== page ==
Now let's look at 2:6-7: “Likewise, exhort the young men to be sober-minded. In all things showing yourself to be a pattern of good works; in doctrine, showing integrity, reverence, incorruptibility, sound speech that cannot be condemned ...” [Paul essentially says, “Titus, in everything, you are to be an example that others, and especially those young men, can follow.  You worry about your good works, and then make sure your teaching is on target as well.”  The true story is told of a baby whose father was sent to prison.  “At 7, the boy was put in an orphanage. At 19, he had a car wreck that killed a friend.  He sold drugs to raise money for his legal fees, and the law caught up with him.  He was charged with a felony and sent to prison.  While in jail, he sobered up and decided to go to a preacher training school.  He eventually entered into ministry and decided that he wanted to find his father.  When they finally got together, their talk turned to prison life.  His father asked, 'Which prison were you in?'  He replied and that father was somewhat taken back.  He said: 'I helped build that prison.'  He had gone on from his prison term to become a welder and went from place to place building penitentiaries.  The son remarked: 'I was in a prison that my father built!'”  Titus was a minister, and he was to be out front doing good works in order to build up the church in Crete.  I too am a minister, and I wonder at times what kind of structure I am building.  Certainly, I need to be setting more of an example in doing good works.  I hope my ministry is helping to build a temple here, and not a prison.  If it starts seeming like a prison here, please come and tell me and encourage me to serve more. All ministers need to be living examples of doing good works!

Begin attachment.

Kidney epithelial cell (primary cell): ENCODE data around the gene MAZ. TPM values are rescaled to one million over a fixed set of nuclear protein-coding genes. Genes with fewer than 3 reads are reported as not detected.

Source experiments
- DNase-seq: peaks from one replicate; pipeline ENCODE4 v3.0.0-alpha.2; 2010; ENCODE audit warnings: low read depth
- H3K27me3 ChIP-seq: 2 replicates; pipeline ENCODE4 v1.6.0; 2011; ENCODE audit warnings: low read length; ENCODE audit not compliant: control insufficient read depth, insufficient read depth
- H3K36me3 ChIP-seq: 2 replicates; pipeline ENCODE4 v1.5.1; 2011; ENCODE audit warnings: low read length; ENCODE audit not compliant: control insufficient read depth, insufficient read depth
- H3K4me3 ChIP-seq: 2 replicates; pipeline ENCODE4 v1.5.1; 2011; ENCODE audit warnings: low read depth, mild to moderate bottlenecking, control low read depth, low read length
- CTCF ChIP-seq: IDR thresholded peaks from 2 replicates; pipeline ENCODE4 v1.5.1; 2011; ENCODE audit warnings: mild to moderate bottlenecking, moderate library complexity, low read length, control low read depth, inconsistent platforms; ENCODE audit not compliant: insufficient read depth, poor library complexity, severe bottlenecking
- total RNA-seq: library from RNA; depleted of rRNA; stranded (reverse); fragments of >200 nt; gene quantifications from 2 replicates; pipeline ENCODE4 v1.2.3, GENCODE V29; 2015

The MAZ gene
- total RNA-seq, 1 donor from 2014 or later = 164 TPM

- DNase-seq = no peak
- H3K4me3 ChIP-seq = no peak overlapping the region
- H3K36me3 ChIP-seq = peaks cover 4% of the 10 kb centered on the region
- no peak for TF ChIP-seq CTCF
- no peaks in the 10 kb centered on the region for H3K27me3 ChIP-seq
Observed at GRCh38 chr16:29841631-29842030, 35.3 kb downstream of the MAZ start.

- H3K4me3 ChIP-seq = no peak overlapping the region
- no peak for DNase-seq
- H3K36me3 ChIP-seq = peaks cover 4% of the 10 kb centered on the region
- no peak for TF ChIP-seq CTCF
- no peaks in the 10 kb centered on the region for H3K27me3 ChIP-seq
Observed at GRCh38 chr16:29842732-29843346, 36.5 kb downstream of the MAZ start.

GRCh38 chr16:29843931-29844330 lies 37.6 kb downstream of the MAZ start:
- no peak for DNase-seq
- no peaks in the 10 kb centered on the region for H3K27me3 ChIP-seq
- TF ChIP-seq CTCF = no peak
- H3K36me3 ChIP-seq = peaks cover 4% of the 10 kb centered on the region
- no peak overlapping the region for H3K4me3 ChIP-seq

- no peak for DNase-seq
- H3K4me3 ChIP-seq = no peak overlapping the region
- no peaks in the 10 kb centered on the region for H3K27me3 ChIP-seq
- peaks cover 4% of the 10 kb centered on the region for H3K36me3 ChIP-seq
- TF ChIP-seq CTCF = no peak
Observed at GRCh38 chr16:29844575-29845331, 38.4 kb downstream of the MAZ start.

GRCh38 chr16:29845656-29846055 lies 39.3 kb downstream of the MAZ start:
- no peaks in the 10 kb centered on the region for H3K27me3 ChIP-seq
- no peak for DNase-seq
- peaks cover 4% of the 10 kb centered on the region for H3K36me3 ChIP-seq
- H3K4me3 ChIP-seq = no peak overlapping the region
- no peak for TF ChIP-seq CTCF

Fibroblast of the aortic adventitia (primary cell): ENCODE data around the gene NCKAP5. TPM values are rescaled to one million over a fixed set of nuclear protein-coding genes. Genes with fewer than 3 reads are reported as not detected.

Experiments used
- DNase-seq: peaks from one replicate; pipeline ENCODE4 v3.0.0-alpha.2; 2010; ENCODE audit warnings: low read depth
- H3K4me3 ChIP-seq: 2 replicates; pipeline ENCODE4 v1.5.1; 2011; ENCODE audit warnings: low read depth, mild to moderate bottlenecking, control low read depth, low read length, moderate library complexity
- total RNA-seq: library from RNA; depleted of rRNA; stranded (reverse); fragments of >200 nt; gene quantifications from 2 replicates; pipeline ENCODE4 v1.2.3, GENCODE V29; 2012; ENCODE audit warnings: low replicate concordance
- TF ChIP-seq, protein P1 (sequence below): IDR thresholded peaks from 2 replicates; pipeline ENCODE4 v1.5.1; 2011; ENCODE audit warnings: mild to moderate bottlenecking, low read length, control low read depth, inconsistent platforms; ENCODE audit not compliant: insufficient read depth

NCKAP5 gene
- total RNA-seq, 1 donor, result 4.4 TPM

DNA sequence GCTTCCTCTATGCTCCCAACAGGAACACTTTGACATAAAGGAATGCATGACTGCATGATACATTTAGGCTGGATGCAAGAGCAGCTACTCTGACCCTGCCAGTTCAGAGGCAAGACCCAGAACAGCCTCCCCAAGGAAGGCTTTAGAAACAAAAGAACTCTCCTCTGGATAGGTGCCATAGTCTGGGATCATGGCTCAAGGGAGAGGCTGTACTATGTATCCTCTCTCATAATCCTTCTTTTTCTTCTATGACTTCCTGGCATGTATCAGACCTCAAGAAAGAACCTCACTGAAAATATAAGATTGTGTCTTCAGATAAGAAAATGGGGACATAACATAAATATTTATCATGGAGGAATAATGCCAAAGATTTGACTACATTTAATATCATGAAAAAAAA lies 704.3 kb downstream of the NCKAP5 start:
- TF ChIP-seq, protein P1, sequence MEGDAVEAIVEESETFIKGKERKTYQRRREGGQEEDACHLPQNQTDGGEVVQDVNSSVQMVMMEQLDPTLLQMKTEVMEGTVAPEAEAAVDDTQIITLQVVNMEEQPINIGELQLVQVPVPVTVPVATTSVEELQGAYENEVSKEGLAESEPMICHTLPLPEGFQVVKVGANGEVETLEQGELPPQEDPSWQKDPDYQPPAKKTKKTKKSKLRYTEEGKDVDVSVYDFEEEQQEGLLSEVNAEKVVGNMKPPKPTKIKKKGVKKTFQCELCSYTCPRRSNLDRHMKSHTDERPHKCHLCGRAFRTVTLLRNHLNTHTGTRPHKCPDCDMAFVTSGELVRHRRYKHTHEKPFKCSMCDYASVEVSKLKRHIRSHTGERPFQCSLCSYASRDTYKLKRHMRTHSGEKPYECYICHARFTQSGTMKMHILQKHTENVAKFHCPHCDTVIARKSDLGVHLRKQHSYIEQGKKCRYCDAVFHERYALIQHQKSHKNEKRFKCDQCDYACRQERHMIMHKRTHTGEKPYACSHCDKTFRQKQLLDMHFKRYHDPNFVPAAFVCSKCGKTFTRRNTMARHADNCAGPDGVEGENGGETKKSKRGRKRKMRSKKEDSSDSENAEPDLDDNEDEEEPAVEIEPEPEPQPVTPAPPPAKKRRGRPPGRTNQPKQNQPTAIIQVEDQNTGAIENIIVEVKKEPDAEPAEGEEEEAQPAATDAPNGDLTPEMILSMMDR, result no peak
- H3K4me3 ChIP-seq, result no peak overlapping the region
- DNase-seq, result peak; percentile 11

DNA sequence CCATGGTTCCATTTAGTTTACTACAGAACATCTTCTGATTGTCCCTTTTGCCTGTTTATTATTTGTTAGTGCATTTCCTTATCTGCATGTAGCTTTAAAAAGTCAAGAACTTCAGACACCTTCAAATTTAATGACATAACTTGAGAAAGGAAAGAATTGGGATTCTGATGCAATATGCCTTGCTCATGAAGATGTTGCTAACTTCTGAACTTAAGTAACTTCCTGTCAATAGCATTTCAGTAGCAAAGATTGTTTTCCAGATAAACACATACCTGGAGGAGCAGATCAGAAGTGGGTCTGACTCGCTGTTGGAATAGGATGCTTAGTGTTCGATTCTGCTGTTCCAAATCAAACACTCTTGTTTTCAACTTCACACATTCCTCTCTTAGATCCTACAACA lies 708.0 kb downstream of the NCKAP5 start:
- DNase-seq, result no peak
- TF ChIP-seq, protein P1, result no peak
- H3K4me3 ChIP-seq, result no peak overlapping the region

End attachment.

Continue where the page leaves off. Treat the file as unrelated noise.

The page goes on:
Now let's look one at a wonderful passage in 2:11-14. “For the grace of God that brings salvation has appeared to all men [God's grace alone is what provides help for all to escape their slavery to sin], teaching us [Christianity is a religion of instruction and we saw that Jesus is its Master Teacher, and here's what it teaches us] denying ungodliness and worldly lusts [yes, it trains us to renounce this world's perversion and sensuality. In fact, one commentator said: This is 'where the rubber meets the road.' ... The true doctrine of Christ confronts the problems squarely, enabling the Christian, with divine help, to overcome” (Coffman).] We should live soberly, righteously, and godly in this present age [Perhaps Paul means living seriously and self-controlled towards ourselves, living righteously towards our neighbor, and living godly towards our Maker; by the way, there's our two word summary: Be godly!  You see, God's grace is the foundation for our behavior and conduct.  Maybe we could say it this way: “We live gracious lives because He first graced us!”  But we are not just focusing our eyes on this world; we do serve here, but our service is in light of something still yet more glorious.], looking for the blessed hope and glorious appearing of our great God and Savior Jesus Christ [the great reward of seeing Jesus face to face one day spurs us on in this world, and this is one of the clearest affirmations of Jesus' divinity anywhere in the New Testament since God and Savior refer to the same Being], who gave Himself for us [and did so while we were yet sinners; that's the great depth of Jesus' love], that He might redeem us from every lawless deed [Redeem is to pay a ransom in order to free one from slavery; Jesus paid the enormous price with His blood to free us from the life of lawlessness and recklessness that we used to live.  And He died for another purpose too.  Listen to this!] and purify for Himself His own special people, zealous for good works! [He's cleansed us so that we are now seen as His special people, this is the same wording as found in Exodus 19 in referring to Jews as God's special people.  Now since He has rescued us, and paid the price to free us, and cleansed us, what impact should that have on our lives?  We are a people zealous for good works!]  You see, we're not doing good works to earn our salvation.  No, Jesus has given us our salvation as a gift, and our good works are just the result of our gratitude for what He has done!  Here's an illustration that might help us: “Some of the most [grabbing photos] of the World Trade Center tragedy were those that showed people covered with soot who had escaped just in time.  Many of them looked back upon the others that were left behind and actually felt guilty that they had been spared and not the others.  And many of them who were able were the first to wander back and look for others.  Those that escaped the collapsing buildings could never look upon those left behind with any sense of superiority.  They knew that they could have been crushed too.  Their own rescue or escape made them utterly willing and desirous to help others.  We must always live with an humble acknowledgment that we too have been rescued.  And therefore, with dust still on our souls, we look [around] for any that we can help.  We are [grateful] because we have been rescued and are keenly aware of those that have not escaped yet.  And obviously, we have no ground for pride, arrogance, or aloofness. … [We have] great sympathy with those that are still in jeopardy.” (Griffith).  Christians are prepared to do good works because God and Christ have already done so many great works for them!